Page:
How to Vet Your Financial Advisor
When you work with a financial planner, advisor or broker, you entrust them with an important part of your future. Things such as financial security for your loved ones when you are no longer there, your financial stability in retirement and your children’s ability to go to school or university are at stake. Therefore, it is of the utmost importance to rigorously vet any financial professional before you work with them, especially since it is not uncommon for people to use titles such as “financial planner” or “financial consultant” freely, despite not being qualified or certified to practice. It is always good practice to avoid doing business with a financial advisor, financial planner or consultant, investment advisor, broker or agent before checking their complaint record and verifying their credentials. Below are some important ways in which you can vet your financial advisor.
1. Ensure that your advisor is a registered representative at an authorised financial service provider (FSP).
Every reputable FSP and financial advisor is subject to oversight from regulatory entities. You need to be aware of this entity so that you can confirm the legitimacy of both FSP and its representatives. In South Africa, the Financial Sector Conduct Authority (FSCA) regulates and supervises all financial institutions that provide a product and/or service to ensure they abide by the Financial Advisory and Intermediary Services Act (FAIS Act). The FSCA, therefore, ensures that representatives of FSPs comply with the “fit and proper requirements”, which encompass personal characteristics of honesty and integrity, academic qualifications, technical experience, and mandatory ongoing professional development, all of which financial advisors ought to possess. Therefore, it is essential to check that your financial advisor is a registered representative at a legitimate FSP as it can help ensure that your advisor abides by strict ethical standards, is and continues to be appropriately qualified and has highly experienced and knowledgeable in the field. You can use the FSCA Website to check out both your advisor and the FSP they work for.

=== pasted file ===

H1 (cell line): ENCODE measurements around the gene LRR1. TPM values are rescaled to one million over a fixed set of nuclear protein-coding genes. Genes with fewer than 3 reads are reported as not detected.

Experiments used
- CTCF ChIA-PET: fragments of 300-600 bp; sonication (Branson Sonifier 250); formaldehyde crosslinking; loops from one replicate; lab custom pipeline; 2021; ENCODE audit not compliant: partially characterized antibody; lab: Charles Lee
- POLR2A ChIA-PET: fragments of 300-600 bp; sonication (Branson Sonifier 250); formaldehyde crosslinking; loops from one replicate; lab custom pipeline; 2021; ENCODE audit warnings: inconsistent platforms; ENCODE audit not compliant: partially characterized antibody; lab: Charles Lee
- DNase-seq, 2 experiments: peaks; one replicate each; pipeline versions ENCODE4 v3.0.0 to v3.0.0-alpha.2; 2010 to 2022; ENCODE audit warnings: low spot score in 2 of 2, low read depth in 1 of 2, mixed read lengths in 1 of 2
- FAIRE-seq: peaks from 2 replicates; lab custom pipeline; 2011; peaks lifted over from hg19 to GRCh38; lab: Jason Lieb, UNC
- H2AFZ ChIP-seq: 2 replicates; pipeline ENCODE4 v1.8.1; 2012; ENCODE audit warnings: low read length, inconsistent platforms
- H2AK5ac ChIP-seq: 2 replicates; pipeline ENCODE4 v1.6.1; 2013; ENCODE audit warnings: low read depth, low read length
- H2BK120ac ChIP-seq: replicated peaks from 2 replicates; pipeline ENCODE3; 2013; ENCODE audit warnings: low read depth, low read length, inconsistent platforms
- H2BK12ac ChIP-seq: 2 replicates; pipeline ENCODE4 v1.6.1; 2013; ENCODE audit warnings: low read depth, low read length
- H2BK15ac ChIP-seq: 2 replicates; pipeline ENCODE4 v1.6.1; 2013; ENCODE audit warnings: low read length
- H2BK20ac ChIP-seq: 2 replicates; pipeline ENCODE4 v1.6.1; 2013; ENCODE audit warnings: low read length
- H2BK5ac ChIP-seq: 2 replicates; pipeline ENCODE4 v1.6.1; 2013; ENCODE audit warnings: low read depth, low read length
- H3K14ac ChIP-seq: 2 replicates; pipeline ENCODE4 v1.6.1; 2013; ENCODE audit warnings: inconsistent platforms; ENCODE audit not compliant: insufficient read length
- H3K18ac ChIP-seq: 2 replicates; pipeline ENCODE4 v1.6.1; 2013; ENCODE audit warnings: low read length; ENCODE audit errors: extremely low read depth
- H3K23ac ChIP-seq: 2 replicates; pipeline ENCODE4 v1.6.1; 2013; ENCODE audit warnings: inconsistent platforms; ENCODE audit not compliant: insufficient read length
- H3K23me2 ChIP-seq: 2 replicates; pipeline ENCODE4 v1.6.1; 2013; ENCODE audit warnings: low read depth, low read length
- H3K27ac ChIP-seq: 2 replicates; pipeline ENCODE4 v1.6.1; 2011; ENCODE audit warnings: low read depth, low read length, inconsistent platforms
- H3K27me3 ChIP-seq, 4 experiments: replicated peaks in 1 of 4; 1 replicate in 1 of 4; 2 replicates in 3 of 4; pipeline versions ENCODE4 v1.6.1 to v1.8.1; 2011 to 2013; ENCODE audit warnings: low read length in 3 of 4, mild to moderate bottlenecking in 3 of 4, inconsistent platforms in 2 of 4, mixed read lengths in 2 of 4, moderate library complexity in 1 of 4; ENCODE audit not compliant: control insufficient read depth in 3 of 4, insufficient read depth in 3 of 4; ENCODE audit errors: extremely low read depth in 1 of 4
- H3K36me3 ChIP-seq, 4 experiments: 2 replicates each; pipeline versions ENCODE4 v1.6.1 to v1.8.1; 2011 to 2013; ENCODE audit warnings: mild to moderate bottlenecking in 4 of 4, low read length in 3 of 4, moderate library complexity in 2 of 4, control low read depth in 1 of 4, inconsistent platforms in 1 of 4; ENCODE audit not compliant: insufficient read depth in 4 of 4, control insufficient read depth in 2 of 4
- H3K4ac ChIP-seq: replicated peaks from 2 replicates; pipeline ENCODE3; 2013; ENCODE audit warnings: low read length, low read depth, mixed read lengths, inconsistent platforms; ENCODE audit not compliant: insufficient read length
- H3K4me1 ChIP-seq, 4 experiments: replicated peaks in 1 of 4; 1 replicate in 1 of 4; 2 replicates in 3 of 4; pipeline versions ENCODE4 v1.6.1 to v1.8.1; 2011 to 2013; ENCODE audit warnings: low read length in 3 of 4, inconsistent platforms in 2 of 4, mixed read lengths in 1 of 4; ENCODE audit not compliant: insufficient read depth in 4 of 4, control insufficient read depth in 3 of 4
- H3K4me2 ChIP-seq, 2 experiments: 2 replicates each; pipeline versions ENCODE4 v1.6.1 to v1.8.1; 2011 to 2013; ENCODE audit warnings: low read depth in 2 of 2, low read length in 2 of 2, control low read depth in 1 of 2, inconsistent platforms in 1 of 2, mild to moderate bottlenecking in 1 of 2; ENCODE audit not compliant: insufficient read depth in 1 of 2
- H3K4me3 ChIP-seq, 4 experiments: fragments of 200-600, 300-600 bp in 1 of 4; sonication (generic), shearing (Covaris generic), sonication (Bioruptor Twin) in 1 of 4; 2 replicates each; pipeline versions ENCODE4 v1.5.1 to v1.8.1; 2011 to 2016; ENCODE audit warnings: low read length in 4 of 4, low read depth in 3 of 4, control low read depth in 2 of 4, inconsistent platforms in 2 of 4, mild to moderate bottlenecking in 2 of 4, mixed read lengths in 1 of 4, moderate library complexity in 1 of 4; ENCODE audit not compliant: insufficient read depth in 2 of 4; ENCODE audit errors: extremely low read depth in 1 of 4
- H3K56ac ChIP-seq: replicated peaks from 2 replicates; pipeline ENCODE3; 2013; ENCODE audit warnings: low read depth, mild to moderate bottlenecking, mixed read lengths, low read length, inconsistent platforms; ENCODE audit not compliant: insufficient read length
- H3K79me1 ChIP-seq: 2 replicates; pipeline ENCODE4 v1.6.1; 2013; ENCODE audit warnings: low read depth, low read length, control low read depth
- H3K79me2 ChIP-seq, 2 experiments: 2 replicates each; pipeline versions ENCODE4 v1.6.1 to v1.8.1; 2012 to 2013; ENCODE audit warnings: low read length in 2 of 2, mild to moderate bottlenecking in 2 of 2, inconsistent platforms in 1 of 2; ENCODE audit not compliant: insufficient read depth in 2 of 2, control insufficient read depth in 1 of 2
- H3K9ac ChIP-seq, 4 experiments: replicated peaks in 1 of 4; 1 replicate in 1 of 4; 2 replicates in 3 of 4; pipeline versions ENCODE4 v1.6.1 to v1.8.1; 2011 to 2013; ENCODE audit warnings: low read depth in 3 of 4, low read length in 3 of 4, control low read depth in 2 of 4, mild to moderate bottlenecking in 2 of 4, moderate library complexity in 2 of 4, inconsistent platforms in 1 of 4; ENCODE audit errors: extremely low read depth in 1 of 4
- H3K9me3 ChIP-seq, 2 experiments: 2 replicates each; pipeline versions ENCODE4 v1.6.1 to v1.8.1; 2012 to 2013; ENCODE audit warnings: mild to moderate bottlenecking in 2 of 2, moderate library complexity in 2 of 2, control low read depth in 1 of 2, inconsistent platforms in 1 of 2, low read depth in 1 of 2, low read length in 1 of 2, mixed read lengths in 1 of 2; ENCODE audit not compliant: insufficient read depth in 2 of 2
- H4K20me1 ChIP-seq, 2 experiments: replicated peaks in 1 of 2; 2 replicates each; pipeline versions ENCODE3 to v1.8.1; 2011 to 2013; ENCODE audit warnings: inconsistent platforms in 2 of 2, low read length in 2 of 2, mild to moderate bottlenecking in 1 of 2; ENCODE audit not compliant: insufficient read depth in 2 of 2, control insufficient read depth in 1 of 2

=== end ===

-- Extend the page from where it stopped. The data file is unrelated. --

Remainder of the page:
Searching the FSCA Website can also indicate if your financial advisor has been debarred. Debarment in the financial industry is a severe consequence for any representative who no longer conforms to the “fit and proper requirements” and means that they are prohibited or banned from continuing to render financial services in South Africa. Examples of instances that would warrant debarment include theft, fraud, forgery, and dishonourable or unprofessional conduct, amongst various other serious actions. It is, therefore, important to vet any advisor to avoid doing business with dishonest and incompetent financial intermediaries.
2. Ask which Financial Products They are Approved to Sell
The FSCA Website also has a helpful page that can help you see and understand what products each FSP can sell, as they are required to be licensed to market and sell any product. This can also be checked if you ask your financial advisor for a copy of their “Disclosure letter”. This document provides information about who the financial advisor is, namely their name and contact details of the FSP they work for; what products the person is allowed to give advice on; the product supplier(s) the financial advisor can provide advice; how much commission they earn, how the commission is structured and who should you contact if you are not satisfied with the service you receive.
3. Complaints and Questions
As a part of the FSCA’s regulatory role, they assist clients with any queries or complaints relating to how registered FSPs and their representatives conduct themselves and handle any infringement of the acts by which they are governed. You may submit any complaints or queries to the FSCA, which can help them regulate financial institutions that provide financial products and financial services and that are licensed in terms of a financial sector law.
The take-home message is to do your homework before you choose an advisor and make sure you work with someone who can satisfy your financial planning needs. Ensure you assess your advisor’s credentials, ensure they are viable and check their regulatory background. Finally, remember that creating a strong and trustworthy relationship with your financial advisor can help develop a successful financial roadmap.
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